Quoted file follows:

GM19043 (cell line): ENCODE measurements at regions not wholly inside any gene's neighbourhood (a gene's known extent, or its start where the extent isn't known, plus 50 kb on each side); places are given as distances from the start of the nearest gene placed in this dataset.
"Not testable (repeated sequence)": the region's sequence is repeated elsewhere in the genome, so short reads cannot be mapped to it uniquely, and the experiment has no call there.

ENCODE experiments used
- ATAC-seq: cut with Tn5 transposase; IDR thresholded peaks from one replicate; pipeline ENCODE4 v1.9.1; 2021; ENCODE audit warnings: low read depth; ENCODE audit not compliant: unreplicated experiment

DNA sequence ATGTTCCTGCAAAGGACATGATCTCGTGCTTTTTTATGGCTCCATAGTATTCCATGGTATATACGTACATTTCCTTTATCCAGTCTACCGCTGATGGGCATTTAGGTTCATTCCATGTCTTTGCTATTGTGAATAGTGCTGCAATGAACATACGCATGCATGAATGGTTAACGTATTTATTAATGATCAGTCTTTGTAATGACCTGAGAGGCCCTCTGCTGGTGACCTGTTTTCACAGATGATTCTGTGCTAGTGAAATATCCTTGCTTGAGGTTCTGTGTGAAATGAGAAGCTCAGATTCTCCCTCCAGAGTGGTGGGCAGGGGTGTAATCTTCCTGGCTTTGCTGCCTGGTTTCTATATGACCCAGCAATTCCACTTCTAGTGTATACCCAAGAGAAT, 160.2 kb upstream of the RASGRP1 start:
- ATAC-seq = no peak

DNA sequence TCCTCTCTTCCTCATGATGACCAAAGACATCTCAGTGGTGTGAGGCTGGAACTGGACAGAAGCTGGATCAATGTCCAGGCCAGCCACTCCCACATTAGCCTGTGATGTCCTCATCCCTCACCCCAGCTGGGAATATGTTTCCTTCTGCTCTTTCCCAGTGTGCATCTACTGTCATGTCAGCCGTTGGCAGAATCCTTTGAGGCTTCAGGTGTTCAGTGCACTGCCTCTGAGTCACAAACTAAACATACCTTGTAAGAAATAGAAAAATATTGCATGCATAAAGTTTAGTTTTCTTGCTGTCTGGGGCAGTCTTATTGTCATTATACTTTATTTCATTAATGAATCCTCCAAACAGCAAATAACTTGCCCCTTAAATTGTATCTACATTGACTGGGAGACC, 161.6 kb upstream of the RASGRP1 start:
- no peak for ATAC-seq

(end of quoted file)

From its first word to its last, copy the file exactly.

GM19043 (cell line): ENCODE measurements at regions not wholly inside any gene's neighbourhood (a gene's known extent, or its start where the extent isn't known, plus 50 kb on each side); places are given as distances from the start of the nearest gene placed in this dataset.
"Not testable (repeated sequence)": the region's sequence is repeated elsewhere in the genome, so short reads cannot be mapped to it uniquely, and the experiment has no call there.

ENCODE experiments used
- ATAC-seq: cut with Tn5 transposase; IDR thresholded peaks from one replicate; pipeline ENCODE4 v1.9.1; 2021; ENCODE audit warnings: low read depth; ENCODE audit not compliant: unreplicated experiment

DNA sequence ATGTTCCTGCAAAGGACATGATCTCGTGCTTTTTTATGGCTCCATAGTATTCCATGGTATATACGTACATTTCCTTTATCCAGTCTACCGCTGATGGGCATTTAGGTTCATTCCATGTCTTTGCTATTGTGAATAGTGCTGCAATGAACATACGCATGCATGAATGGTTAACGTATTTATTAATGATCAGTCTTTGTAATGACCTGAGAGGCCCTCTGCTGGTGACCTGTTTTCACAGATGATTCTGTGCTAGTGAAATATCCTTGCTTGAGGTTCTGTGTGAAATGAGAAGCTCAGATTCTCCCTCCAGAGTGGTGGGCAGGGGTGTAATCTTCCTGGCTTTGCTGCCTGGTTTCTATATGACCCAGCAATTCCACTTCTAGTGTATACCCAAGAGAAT, 160.2 kb upstream of the RASGRP1 start:
- ATAC-seq = no peak

DNA sequence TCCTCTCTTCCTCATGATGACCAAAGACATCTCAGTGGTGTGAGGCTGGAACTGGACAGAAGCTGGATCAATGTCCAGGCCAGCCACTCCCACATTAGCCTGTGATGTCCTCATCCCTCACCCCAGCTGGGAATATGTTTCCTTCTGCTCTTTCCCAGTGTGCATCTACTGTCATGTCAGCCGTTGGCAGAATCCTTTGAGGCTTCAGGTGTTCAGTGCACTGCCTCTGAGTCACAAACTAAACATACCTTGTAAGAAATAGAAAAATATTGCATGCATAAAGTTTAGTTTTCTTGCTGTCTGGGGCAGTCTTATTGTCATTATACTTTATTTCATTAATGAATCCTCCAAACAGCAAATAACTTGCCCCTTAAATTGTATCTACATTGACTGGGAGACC, 161.6 kb upstream of the RASGRP1 start:
- no peak for ATAC-seq